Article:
For counselling via the Internet, clients would need to install VSee, the software that offers a secure telehealth platform, on their computer (easily done from VSee’s website page for downloads) and have access to a quiet, confidential space during our session time. For individual clients, headphones offer an added level of confidentiality and clear reception.
Fees are the same for counselling at a distance, however, I only accept e-transfers or PayPal for payment. Payment needs to be cleared at least 24 hours before the appointment time.
How many sessions will I need?
Every client’s journey with counselling is different; good work can happen in as little as two or three sessions.
Sometimes, the journey is brief: the client knows what goals he or she wants to achieve and we get to know each other very quickly. We might be able to decide on a course of action in the first session and the client might make the change right away, not requiring further sessions.
Most times a client sees me for seven to ten sessions for one issue, returning to counselling at another time if he or she needs a ‘tune up’ or has another issue.
I’ve noticed, or have heard from others, that people who are in therapy sometimes change in ways that aren’t always positive. Can therapy make people’s lives worse?
This is a complicated, but important, question.
I like to reassure my clients that although it is common for the effects of change to reverberate through the client’s life and relationships, we will seek to notice and attend to these changes and reverberations in a way that is helpful and constructive.
What is Emotionally Focused Therapy (EFT)?
EFT is a couples therapy developed by Dr. Sue Johnson and her colleagues in the 1980s. It is designed to be short-term, usually taking about 8 to 20 sessions, depending on the issues the couple is experiencing. The EFT approach is based on the science of adult attachment and bonding, so it is also helpful with families and individual clients. Therapists use EFT with different cultural groups world-wide in private practice, university training centres, and hospitals.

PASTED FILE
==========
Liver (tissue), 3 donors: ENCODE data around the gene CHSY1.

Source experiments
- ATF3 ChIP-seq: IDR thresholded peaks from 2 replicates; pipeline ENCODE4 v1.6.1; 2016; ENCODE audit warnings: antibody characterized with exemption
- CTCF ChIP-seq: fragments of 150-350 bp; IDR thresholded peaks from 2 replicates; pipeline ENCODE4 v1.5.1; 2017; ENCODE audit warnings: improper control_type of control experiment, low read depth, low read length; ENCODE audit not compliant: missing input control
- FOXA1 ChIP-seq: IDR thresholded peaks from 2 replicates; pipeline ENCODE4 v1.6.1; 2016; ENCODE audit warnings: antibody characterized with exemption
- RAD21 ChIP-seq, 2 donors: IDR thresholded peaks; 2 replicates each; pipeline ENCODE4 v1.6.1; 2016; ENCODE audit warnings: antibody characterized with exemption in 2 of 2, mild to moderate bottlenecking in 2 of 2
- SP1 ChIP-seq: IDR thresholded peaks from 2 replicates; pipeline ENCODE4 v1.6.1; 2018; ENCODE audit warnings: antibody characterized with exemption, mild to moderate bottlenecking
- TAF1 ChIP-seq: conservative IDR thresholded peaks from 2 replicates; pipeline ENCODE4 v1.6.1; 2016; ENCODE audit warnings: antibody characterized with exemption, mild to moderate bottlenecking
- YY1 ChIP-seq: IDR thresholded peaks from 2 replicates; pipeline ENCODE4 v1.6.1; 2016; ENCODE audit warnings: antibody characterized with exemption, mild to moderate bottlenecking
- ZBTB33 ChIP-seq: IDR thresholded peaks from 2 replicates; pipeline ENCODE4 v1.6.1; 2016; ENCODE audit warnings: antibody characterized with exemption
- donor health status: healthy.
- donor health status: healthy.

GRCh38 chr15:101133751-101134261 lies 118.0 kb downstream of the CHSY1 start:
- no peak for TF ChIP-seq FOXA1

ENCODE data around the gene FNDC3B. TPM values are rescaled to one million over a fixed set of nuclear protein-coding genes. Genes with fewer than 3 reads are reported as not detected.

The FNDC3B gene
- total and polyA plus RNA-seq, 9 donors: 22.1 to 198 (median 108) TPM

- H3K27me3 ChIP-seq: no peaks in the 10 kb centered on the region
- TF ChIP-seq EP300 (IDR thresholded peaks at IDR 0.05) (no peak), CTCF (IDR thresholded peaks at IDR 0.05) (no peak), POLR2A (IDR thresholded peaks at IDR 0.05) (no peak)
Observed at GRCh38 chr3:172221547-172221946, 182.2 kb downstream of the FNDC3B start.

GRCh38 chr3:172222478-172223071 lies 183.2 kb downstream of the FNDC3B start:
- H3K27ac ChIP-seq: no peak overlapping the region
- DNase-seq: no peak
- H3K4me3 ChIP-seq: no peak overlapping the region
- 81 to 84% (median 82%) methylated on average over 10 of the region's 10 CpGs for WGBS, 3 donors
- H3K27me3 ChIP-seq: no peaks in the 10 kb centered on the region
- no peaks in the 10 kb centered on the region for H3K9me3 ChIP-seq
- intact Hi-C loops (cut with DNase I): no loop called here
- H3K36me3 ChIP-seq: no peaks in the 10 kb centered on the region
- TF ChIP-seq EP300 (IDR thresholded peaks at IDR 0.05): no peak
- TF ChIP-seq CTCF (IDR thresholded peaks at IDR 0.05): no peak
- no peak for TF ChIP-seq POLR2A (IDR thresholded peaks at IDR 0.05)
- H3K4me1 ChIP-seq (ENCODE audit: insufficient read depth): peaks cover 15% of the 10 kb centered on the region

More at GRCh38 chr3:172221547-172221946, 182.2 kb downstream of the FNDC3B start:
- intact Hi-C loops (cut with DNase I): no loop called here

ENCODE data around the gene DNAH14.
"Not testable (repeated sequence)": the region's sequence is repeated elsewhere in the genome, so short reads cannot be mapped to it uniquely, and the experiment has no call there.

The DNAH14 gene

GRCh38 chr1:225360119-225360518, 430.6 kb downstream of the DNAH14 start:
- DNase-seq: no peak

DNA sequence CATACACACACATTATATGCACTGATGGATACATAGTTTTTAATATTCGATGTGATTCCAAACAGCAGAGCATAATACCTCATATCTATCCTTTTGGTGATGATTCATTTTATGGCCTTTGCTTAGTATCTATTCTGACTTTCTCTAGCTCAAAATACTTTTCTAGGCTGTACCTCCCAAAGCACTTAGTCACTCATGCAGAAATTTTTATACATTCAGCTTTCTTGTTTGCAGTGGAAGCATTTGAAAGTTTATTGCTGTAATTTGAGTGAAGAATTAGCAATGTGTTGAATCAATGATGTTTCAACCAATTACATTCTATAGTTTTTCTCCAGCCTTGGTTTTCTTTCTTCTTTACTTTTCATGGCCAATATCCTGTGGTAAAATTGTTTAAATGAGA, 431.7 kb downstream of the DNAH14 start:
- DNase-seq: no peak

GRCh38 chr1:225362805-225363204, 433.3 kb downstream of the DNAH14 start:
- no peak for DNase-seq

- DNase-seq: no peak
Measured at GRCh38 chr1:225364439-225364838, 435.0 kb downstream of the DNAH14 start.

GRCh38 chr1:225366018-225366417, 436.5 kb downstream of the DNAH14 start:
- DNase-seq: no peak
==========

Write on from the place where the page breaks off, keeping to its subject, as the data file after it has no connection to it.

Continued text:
Numerous EFT studies have taken place in the last 20 years, showing that 70 to 75% of couples can move from distress to recovery in their relationships, and about 90% of couples show significant improvements in their relationships. EFT is effective for couples where partners are living with depression, post-traumatic stress disorders, or chronic illness. EFT is not advised for couples where on-going violence, affairs, or addictions are commonplace.
Watch Soothing the Threatened Brain, a short video on the effectiveness of EFT.
What if my partner doesn’t want to attend couples counselling?
Seeking individual counselling is often a decision that takes considerable time to reach, so it is understandable that couples take longer to come to a mutual agreement about attending couples counselling. Unfortunately, if one partner wants counselling, but the other doesn’t, it’s unlikely we can accomplish much productive work together. In a case like this, it might be better to seek individual counselling.
If a client decides to do individual work, and the other partner eventually wants to enter couples counselling, we can switch to couples counselling if I’ve only met the individual partner a few times; however, if the one partner and I have seen each other more than this, the other partner would likely feel that there was more of working alliance developed with their spouse. For that reason, I would likely recommend another couples counsellor.